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Comment: Published by Scroll Versions from space ML1 and version 9.2

ClustrixDB uses a has to a hash to determine where a given row of data or a table’s index (representationsrepresentation) should reside in a cluster. The columns selected for hashing are referred to as the “distribution key” for that representation. Every index requires guidance relative to which columns should comprise the distribution key.

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The DISTRIBUTE = clause may be used to override the single column default and define which columns of an index are to be hashed instead.

Table of Contents

Using Default Distribution 

In this example, the primary key of post_id was hashed and data for the table was distributed using that value and the default distribution setting of DISTRIBUTE = 1.

sql> CREATE TABLE user_posts (
     post_id int AUTO_INCREMENT, 
     user_id int,  
     posted_on timestamp, 
     data blob, 
     PRIMARY KEY (`post_id`) /*$ DISTRIBUTE=1 */,
     KEY `user_id_posted_on_idx` (`user_id`,`posted_on`) /*$ DISTRIBUTE=1 */
     );

In some cases, data and index distribution based on a single column can result in poor or "lumpy" distribution. To resolve this, you can expand the basis of we recommend putting the most unique (selective) column into the first column of composite index, or expanding the distribution key from a single column to multiple columns. There are two ways to do this.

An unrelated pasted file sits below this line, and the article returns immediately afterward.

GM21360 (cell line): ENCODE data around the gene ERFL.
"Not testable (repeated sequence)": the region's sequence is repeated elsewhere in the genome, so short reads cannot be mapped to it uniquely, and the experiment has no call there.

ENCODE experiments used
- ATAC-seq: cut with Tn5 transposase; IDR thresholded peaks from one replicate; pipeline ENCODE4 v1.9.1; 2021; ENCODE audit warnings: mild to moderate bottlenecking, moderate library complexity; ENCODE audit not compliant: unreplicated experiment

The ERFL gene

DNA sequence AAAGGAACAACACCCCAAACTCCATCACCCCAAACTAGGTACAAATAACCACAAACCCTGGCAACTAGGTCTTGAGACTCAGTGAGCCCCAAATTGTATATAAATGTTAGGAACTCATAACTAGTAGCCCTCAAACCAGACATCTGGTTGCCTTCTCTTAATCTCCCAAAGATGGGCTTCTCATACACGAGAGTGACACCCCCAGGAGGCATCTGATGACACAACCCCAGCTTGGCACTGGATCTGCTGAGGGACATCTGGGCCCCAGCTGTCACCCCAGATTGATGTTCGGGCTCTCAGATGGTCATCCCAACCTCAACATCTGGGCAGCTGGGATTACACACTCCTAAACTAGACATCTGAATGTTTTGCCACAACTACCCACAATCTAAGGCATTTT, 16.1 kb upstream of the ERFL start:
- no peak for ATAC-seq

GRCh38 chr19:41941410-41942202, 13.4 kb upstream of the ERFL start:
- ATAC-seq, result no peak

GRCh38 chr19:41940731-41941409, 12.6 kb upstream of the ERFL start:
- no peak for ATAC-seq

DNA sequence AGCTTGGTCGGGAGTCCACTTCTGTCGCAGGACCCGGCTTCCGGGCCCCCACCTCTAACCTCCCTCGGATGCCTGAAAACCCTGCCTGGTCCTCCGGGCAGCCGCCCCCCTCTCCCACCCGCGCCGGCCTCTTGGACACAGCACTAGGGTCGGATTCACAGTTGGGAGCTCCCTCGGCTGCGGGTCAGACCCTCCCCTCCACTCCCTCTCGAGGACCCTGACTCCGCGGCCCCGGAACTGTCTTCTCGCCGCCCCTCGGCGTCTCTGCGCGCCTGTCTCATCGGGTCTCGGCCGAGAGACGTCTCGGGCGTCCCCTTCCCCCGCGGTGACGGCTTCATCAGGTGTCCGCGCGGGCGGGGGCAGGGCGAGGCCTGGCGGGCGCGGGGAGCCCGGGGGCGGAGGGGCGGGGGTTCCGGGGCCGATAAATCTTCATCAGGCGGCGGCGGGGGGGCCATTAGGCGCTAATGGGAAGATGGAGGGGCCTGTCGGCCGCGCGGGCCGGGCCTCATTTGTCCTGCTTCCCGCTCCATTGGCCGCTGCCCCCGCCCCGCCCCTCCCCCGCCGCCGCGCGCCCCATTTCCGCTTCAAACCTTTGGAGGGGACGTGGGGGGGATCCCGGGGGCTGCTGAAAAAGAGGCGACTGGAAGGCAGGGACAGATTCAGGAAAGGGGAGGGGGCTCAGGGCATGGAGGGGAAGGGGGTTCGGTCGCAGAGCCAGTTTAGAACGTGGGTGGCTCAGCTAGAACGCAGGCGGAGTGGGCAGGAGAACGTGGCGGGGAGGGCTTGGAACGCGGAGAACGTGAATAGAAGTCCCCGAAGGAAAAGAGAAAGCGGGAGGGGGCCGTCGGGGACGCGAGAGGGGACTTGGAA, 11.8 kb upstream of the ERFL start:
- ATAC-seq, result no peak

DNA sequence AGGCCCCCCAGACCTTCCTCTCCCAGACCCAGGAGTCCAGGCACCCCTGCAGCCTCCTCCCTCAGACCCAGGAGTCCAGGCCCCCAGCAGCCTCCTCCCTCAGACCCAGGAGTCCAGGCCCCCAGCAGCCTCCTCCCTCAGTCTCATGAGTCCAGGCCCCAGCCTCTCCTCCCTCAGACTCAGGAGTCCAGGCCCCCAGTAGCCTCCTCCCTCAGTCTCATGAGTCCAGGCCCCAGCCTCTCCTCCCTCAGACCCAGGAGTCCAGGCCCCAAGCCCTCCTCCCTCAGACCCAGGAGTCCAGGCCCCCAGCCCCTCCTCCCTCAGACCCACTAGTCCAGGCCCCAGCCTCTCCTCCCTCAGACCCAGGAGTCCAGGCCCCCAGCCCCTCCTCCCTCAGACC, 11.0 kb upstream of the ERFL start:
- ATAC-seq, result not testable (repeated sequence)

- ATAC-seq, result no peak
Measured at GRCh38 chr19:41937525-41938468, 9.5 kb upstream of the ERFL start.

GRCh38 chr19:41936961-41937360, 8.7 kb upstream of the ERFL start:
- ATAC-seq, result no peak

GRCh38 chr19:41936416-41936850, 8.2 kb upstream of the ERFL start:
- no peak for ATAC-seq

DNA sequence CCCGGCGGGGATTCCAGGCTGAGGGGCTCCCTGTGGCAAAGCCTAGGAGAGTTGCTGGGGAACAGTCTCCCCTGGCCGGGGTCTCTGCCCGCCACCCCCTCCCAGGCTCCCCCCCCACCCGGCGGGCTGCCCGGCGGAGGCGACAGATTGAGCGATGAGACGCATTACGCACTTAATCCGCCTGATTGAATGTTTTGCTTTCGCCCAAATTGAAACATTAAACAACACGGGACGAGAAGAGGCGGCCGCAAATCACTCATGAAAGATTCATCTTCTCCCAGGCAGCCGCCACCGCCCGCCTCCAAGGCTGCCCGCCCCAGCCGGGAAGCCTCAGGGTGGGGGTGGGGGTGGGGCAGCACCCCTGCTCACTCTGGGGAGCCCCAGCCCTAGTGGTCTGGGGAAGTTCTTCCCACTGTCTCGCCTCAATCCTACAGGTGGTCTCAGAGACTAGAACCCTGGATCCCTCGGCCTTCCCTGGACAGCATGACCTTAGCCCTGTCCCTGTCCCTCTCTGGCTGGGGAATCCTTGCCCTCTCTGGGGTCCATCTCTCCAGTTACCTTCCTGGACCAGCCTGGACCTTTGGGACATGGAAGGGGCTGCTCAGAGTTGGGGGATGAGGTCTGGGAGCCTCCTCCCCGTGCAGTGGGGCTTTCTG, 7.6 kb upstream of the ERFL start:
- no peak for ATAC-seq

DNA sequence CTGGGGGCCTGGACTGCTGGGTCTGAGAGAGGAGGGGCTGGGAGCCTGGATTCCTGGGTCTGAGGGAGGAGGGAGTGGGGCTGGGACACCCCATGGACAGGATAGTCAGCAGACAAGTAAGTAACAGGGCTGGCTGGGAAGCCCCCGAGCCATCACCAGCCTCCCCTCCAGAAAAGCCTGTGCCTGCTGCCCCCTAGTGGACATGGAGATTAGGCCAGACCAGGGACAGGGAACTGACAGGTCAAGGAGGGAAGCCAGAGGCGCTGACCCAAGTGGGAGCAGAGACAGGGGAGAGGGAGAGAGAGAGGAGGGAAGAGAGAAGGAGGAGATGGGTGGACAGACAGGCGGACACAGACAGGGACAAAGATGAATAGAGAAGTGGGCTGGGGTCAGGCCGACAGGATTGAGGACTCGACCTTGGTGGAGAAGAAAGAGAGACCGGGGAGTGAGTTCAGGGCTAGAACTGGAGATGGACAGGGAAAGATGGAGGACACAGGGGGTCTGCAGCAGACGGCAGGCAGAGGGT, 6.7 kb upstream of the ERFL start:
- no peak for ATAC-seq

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The example below shows the multi-column alternate key user_id_posted_on_idx distributed using both columns in the index instead of just the first.

sql> CREATE TABLE user_posts (
     post_id int AUTO_INCREMENT, 
     user_id int,  
     posted_on timestamp, 
     data blob, 
     PRIMARY KEY (`post_id`) /*$ DISTRIBUTE=1 */,
     KEY `user_id_posted_on_idx` (`user_id`,`posted_on`) /*$ DISTRIBUTE=2 */
     );

2. Expand the distribution key to also include column(s) of the primary key

The example below shows the alternate key user_id_posted_on_idx with DISTRIBUTE = 3. This means that the index will be distributed on both of its columns (user_id, posted_on) as well as the primary key (post_id). If the primary key is a compound key, you could further expand the distribution to include additional columns of the primary key.

sql> CREATE TABLE user_posts (
     post_id int AUTO_INCREMENT, 
     user_id int,  
     posted_on timestamp, 
     data blob, 
     PRIMARY KEY (`post_id`) /*$ DISTRIBUTE=1 */,
     KEY `user_id_posted_on_idx` (`user_id`,`posted_on`) /*$ DISTRIBUTE=3 */
     );

Modifying Distribution

Modifying Distribution - Primary Key

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